Cranbrook’s Great Books (Part 1)

Across Cranbrook’s campus are eleven different spaces, including the Archives, that house book collections – some 110,000 physical items. Several of these spaces are typical school or academic research libraries, where students, faculty, and staff can check out the majority of these books. As a library and information science professional, I champion the importance of these lending libraries and the egalitarian access to information they provide.

In this post, however, I’d like to focus on Cranbrook’s non-circulating book collections – those rare, historic, or valuable tomes that, in many cases, hide in plain sight in public areas. With help from colleagues at the Academy of Art, Schools, Institute of Science, and Center for Collections and Research, I’ll highlight some of these gems that promise to delight the bibliophile, art appreciator, historian, or simply the Cranbrook curious.

Cranbrook’s special book collections are carefully preserved as both informational and evidential artifacts, and many are housed within cultural heritage areas. Valued not only for research purposes, they also serve as historical objects which help individually or collectively to tell the Cranbrook story.

South end view of the newly completed Cranbrook House Library, 1920. John Wallace Gillies, photographer. Courtesy of Cranbrook Archives.

The origin of book collecting at Cranbrook actually predates any of the current collection spaces and begins with Cranbrook founders George and Ellen Booth. George, in particular, was an enthusiastic collector, and started acquiring volumes in 1900, commissioning purchases of William Morris works and other fine books in London. As George explained, “I am not a millionaire and cannot pay the big prices now prevailing in New York.” His strategy allowed him to accumulate 1,000 books by 1916, effectively seeding the Cranbrook House Library Collection when construction of the library wing was completed four years later.

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Confessions of a Book Nerd

I have a confession to make. The smell of library books, an afternoon at an independent book store, re-reading a favorite novel – these are my ultimate indulgences. I could spend hours reading book blogs, listening to author interviews, or pouring over book-related tchotchkes on Etsy. I am a book nerd. My (nearly) one year as an Archivist at Cranbrook has been heaven. I discover something new every time I have the opportunity to walk into George Booth’s personal library at Cranbrook House. I find profound satisfaction in creating a catalog record for a new book or discussing MARC records with colleagues.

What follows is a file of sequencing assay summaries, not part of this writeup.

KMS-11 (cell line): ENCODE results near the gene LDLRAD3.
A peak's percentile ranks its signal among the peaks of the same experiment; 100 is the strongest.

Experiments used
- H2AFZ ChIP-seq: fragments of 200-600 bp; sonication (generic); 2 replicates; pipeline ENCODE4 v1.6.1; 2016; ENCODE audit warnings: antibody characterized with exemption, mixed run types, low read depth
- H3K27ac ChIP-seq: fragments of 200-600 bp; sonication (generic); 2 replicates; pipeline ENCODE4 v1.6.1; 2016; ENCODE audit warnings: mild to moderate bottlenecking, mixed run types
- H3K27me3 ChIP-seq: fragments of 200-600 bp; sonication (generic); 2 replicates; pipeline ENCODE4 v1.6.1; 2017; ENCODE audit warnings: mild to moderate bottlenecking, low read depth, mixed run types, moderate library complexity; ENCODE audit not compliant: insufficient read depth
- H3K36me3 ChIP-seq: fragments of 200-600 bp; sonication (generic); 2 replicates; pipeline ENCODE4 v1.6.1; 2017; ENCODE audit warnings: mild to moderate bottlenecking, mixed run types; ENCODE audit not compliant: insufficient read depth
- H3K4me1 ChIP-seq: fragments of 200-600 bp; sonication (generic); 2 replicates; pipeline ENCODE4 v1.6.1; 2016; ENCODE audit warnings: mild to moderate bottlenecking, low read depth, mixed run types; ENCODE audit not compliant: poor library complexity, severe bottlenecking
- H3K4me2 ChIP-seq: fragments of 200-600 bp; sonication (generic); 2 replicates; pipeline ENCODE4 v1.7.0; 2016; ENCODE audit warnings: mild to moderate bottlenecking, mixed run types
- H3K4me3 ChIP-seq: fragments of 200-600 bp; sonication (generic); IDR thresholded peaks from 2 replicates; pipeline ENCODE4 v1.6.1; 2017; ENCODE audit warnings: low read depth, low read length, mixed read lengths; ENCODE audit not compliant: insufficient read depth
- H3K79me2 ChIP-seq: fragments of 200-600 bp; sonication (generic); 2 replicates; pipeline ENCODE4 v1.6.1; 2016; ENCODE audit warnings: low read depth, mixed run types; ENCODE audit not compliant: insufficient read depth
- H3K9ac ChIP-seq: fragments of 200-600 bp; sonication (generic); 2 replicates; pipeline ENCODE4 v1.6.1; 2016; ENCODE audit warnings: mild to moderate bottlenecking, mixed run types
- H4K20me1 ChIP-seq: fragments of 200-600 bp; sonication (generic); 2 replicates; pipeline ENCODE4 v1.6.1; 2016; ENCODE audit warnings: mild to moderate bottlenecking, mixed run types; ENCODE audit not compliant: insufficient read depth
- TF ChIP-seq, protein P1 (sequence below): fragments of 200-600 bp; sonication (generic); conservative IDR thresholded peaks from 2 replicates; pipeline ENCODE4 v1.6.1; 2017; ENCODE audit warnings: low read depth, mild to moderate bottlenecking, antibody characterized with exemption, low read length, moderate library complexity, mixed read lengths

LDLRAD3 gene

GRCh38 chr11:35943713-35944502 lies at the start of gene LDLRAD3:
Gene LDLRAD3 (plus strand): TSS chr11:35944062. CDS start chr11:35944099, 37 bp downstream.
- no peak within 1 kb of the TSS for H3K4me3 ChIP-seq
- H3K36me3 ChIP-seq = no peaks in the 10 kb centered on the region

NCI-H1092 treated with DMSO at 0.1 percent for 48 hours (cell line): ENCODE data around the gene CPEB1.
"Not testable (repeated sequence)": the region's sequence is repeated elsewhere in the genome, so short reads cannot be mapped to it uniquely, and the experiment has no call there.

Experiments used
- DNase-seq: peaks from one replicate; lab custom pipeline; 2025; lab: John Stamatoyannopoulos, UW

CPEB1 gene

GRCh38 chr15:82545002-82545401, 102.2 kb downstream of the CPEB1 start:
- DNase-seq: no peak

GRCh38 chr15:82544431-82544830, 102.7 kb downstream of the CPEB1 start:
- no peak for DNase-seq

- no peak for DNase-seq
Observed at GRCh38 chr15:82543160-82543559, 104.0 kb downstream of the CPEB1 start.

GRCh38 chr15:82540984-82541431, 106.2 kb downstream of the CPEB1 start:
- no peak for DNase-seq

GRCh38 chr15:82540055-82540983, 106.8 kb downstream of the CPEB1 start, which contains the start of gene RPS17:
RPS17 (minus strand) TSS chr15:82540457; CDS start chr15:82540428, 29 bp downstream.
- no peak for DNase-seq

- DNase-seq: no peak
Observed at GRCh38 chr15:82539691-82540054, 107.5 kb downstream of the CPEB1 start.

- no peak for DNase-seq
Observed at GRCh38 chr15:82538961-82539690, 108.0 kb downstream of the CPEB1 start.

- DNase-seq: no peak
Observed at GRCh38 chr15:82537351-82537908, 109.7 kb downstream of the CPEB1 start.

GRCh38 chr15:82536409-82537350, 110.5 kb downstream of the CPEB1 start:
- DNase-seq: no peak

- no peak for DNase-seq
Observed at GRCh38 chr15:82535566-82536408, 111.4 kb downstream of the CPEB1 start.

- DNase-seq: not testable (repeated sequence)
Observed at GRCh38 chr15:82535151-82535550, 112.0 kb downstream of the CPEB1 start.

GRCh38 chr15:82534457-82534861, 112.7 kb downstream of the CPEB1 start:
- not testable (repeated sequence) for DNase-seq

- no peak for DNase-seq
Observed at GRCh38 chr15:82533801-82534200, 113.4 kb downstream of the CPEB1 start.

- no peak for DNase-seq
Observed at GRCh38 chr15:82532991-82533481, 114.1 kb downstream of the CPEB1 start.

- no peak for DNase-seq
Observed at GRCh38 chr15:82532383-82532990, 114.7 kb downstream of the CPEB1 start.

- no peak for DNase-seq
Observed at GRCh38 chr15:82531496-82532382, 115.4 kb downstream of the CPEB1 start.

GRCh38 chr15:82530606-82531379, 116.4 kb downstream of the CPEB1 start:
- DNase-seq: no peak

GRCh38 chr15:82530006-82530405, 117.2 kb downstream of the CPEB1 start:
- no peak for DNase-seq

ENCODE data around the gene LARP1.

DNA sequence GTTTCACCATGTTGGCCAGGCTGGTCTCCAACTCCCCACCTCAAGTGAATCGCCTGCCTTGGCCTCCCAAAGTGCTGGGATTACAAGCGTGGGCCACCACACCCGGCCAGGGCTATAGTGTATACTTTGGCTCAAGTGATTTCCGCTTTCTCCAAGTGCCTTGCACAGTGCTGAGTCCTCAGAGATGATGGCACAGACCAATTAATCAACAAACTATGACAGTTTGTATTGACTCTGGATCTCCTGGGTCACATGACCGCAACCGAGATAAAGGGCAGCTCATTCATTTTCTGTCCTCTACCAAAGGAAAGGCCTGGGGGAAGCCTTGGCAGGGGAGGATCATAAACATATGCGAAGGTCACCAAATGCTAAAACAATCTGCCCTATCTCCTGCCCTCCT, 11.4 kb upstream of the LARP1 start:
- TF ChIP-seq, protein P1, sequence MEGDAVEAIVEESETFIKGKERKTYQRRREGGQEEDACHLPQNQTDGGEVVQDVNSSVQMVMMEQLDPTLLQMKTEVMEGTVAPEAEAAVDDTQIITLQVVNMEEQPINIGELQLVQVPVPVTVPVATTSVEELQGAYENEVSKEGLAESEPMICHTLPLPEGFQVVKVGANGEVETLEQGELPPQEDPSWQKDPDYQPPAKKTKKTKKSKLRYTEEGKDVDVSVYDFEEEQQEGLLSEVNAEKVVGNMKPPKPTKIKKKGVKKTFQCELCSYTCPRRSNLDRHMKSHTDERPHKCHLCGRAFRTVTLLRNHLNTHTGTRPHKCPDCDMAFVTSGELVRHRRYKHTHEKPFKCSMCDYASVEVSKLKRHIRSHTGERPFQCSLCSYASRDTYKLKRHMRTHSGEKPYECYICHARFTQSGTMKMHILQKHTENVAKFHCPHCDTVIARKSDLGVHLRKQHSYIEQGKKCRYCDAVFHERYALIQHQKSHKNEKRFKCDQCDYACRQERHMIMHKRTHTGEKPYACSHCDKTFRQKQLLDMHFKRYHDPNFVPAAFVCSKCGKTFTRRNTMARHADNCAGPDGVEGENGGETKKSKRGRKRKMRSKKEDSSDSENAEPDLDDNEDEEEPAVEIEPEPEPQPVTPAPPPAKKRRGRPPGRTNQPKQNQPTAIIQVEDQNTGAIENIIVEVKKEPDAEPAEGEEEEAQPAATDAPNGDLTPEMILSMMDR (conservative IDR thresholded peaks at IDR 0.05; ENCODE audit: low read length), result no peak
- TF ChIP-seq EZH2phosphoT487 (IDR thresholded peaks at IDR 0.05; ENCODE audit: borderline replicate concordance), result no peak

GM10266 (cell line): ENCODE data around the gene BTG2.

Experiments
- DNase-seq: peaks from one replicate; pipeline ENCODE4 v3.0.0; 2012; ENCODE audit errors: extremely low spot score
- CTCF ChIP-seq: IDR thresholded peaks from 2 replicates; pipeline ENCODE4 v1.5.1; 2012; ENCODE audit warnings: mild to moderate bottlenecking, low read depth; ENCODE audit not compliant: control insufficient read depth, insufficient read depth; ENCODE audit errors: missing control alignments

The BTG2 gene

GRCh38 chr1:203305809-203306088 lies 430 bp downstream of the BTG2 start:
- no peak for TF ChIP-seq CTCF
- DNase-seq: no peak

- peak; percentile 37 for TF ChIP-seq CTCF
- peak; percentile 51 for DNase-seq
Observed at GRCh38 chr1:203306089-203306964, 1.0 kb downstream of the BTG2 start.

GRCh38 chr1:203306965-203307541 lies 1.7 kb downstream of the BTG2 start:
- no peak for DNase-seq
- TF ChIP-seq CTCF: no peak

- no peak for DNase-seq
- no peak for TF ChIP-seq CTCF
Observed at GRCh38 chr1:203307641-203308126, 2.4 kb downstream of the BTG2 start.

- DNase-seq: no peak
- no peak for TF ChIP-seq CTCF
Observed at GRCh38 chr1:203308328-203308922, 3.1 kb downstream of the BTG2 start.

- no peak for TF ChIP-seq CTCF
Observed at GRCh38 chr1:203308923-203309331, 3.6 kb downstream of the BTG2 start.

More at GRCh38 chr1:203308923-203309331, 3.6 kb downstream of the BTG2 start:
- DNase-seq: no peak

One of my favorite collections at Cranbrook is the Cranbrook Press and Photo Department Records. While working on a Cranbrook Press request recently, I came across the work of the bookbinder, Jean Eschmann (1896-1961), hired by George Booth in 1929. Eschmann was hired to set up the bookbinding workshop in the Arts and Crafts Studios at Cranbrook, where he remained until 1933 when desperate financial times forced the closure of the studio.

Jean Eschmann binding, Cranbrook Archives

English Fairy Tales, tooled leather. ca 1931. Cranbrook Archives.

Educated in Zurich, Eschmann traveled and studied in Austria, France and Switzerland. He came to the United States with his family in 1919. He was a member of the Society of Arts and Crafts in Boston and studied with Mary C. Sears. In 1929 George Booth hired Eschmann to create handmade bindings for the Art library and for his own personal library. Eschmann also taught bookbinding and hand-tooling classes to the community.

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The First Published Life of Abraham Lincoln, tooled leather. ca 1931. Cranbrook Archives.

Eschmann’s work has been exhibited at various museums in the United States, as well as at the Book Workers Guild in New York. His bindings were included at the World Fair in Paris in 1937 and at the Golden Gate Exposition in San Francisco in 1939. In 1945 Eschmann received the emblem for Meritorious Service from the Civilian Awards Committee of the Surgeon General’s Office for his work in restoring thousands of rare books at the Army Medical Library during World War II.

Evidence of Eschmann’s beautiful leather and tooling work can be seen in several examples in the rare book collections here in the Archives, and also in the Academy of Art library. I hope you enjoy the examples in this post. They definitely make this book nerd swoon!

Gina Tecos, Archivist

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